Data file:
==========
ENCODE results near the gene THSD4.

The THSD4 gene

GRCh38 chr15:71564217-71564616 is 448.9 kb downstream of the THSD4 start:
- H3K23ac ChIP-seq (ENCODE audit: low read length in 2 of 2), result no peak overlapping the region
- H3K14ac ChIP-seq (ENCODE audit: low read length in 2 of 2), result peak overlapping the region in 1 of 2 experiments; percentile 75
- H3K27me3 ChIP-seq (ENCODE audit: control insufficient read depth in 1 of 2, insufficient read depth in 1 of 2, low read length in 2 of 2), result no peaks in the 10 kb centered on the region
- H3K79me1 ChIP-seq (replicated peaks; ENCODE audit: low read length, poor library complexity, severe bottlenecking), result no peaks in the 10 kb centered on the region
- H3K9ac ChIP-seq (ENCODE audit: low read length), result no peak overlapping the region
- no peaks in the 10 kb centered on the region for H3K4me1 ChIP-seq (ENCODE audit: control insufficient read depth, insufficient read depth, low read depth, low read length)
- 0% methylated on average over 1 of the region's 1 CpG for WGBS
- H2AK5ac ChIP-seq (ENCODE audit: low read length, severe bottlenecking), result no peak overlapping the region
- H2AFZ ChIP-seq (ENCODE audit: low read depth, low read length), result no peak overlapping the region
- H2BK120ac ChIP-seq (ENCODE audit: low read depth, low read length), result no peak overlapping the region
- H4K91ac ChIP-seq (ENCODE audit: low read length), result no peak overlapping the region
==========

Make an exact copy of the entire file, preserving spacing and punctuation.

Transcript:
ENCODE results near the gene THSD4.

The THSD4 gene

GRCh38 chr15:71564217-71564616 is 448.9 kb downstream of the THSD4 start:
- H3K23ac ChIP-seq (ENCODE audit: low read length in 2 of 2), result no peak overlapping the region
- H3K14ac ChIP-seq (ENCODE audit: low read length in 2 of 2), result peak overlapping the region in 1 of 2 experiments; percentile 75
- H3K27me3 ChIP-seq (ENCODE audit: control insufficient read depth in 1 of 2, insufficient read depth in 1 of 2, low read length in 2 of 2), result no peaks in the 10 kb centered on the region
- H3K79me1 ChIP-seq (replicated peaks; ENCODE audit: low read length, poor library complexity, severe bottlenecking), result no peaks in the 10 kb centered on the region
- H3K9ac ChIP-seq (ENCODE audit: low read length), result no peak overlapping the region
- no peaks in the 10 kb centered on the region for H3K4me1 ChIP-seq (ENCODE audit: control insufficient read depth, insufficient read depth, low read depth, low read length)
- 0% methylated on average over 1 of the region's 1 CpG for WGBS
- H2AK5ac ChIP-seq (ENCODE audit: low read length, severe bottlenecking), result no peak overlapping the region
- H2AFZ ChIP-seq (ENCODE audit: low read depth, low read length), result no peak overlapping the region
- H2BK120ac ChIP-seq (ENCODE audit: low read depth, low read length), result no peak overlapping the region
- H4K91ac ChIP-seq (ENCODE audit: low read length), result no peak overlapping the region